New media’s impact
The rest of the conference looked at the new media and its impact, opportunities and threats, and what the mission of the Catholic media looks to be in this brave new world we are still entering.
As president of Our Sunday Visitor, I spoke on the situation in the United States, expressing concern for the lack of education of many potential Catholic readers in their faith and the growing distrust of institutions that permeates American society. Both lead to a waning Catholic identity, with Catholics relying less on Catholic journalism for their news.
While these concerns were shared in other countries, the news was not all bleak.
Indeed, new social media like Facebook and Twitter, as well as widespread Catholic blogs, were having an impact in attracting new readers and adding liveliness to the Catholic conversation that was often not found in print media. Anna Arco of the Catholic Herald in England gave an impassioned survey of the Catholic blogging world. She acknowledged the dangers posed by blogs in terms of increasing polarization and anger within the Church. But she suggested that bloggers offer Catholics a more immediate and personal connection.
“In an age when people are cynical about the messages they receive from the hierarchical Church and the traditional media and are used to spin, the Catholic blogosphere can offer a refreshing antidote: Genuine discussion and genuine witness by real people,” she said.
Helen Osman, spokeswoman of the U.S. Conference of Catholic Bishops, spoke about the conference’s efforts to adapt to the new media, and praised the speed with which she is able to reach people through Facebook and Twitter.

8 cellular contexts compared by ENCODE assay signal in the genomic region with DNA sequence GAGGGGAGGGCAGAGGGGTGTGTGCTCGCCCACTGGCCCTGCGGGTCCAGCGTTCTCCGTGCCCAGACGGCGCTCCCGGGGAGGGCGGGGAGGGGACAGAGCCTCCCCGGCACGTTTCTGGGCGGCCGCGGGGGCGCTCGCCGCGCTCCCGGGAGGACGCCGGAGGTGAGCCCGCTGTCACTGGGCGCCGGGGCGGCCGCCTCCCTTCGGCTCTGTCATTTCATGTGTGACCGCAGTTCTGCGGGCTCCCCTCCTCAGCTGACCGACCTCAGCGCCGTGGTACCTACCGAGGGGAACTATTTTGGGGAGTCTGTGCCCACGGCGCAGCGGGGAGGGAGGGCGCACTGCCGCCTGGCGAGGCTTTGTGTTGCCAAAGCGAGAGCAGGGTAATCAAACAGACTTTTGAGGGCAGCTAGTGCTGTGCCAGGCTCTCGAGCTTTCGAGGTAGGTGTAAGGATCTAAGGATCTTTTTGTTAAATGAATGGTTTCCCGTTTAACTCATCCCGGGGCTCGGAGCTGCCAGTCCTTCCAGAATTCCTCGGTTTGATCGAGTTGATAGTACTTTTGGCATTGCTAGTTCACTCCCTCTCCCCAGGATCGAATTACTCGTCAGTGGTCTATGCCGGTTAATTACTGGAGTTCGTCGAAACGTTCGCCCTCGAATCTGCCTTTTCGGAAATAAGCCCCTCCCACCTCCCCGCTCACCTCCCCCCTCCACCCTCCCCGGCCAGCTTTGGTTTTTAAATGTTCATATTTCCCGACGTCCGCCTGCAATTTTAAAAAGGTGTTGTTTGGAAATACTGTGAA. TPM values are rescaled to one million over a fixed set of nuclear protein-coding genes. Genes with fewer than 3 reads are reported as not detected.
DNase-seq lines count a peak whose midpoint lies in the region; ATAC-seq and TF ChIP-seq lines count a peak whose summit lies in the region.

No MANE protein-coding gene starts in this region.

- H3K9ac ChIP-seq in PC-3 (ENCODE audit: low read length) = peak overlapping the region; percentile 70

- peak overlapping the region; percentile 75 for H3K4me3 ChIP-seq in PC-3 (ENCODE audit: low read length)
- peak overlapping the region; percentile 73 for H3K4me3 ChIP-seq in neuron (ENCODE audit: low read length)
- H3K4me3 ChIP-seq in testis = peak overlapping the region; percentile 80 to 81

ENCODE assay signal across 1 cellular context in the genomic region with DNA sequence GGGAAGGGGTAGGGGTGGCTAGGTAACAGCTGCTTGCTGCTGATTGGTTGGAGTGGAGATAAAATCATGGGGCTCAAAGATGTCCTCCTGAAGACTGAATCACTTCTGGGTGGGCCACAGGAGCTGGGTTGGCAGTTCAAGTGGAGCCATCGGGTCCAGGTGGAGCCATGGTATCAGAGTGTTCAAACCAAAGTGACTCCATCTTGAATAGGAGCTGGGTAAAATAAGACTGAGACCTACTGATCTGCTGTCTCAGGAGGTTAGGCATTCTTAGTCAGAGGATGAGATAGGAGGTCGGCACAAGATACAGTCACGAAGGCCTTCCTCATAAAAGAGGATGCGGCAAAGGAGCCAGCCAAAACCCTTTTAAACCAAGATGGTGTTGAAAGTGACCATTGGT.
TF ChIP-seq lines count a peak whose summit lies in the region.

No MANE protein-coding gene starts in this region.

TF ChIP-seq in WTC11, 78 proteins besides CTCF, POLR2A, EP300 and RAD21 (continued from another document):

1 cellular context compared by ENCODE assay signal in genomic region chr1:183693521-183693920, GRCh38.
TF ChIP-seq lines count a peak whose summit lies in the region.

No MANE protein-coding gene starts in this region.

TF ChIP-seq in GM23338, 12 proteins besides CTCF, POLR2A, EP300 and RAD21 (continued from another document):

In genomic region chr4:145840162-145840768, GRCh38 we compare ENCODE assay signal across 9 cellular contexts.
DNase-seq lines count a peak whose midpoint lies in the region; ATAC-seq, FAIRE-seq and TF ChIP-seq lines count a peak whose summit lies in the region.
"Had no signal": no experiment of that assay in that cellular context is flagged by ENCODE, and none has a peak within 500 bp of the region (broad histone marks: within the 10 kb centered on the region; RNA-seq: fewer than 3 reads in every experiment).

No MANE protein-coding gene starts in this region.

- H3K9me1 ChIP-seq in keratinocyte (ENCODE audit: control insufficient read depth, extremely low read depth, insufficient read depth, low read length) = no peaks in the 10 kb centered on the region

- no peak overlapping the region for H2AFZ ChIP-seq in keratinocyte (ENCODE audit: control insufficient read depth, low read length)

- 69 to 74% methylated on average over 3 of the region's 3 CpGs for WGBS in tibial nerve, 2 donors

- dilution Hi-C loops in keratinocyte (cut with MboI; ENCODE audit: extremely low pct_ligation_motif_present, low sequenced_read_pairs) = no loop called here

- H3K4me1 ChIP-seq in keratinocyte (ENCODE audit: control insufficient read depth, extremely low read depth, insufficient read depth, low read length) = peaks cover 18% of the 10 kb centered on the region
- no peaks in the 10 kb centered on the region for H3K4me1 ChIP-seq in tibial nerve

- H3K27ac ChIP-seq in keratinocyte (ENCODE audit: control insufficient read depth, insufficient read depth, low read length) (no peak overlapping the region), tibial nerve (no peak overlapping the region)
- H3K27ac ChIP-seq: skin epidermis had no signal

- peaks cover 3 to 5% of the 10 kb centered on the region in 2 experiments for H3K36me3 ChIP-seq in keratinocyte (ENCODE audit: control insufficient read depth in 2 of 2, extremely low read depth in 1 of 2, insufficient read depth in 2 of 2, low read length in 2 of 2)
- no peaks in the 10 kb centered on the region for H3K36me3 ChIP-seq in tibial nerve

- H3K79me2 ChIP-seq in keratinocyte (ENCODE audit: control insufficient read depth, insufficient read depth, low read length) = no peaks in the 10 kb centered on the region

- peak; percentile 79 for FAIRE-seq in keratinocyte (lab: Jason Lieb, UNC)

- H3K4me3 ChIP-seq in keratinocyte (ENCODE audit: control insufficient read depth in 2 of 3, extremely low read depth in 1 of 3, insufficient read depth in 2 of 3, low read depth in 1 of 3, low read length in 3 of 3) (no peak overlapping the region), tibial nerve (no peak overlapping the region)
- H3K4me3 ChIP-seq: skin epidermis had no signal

“There are risks to engaging in social media,” Osman said. “But the greater risk may be NOT to engage. In the English language group in which I participated, everyone noted that the readers of our print publications are getting older. Almost half of the ‘fans’ on the U.S. Conference of Catholic Bishops’ Facebook page ... are under age 35. We can reach an audience with social media that we can not reach with our print publications.”
In other parts of the world, Catholic print media have problems besides changing readership. Harassment by non-Christian majorities, economic pressures and a lack of cheap Internet access were some of the problems recounted by speakers from India, Nigeria and elsewhere.
Work in progress
The conference succeeded in bringing together Catholic media professionals and allowing them to connect and hear each other’s stories. The role of the Catholic press in the 21st century is a work in progress, however. The relationship between an increasingly decentralized media world, particularly on the Internet, and a centralized Church authority still needs to be addressed. The need for the resources and investment in professional journalists who understand the Church and can communicate effectively both with Catholics and non-Catholics is also critical if we are not to become simply a forum for highly opinionated people shouting at each other.
What needs to be reconstructed is a spirit of collaboration between Church authorities and the Catholic press. Both have necessary roles in the new communications world being born. If the conference is a step forward in enabling a broader appreciation and collaboration between Church and media, it will have been a success.
Greg Erlandson is OSV president and publisher.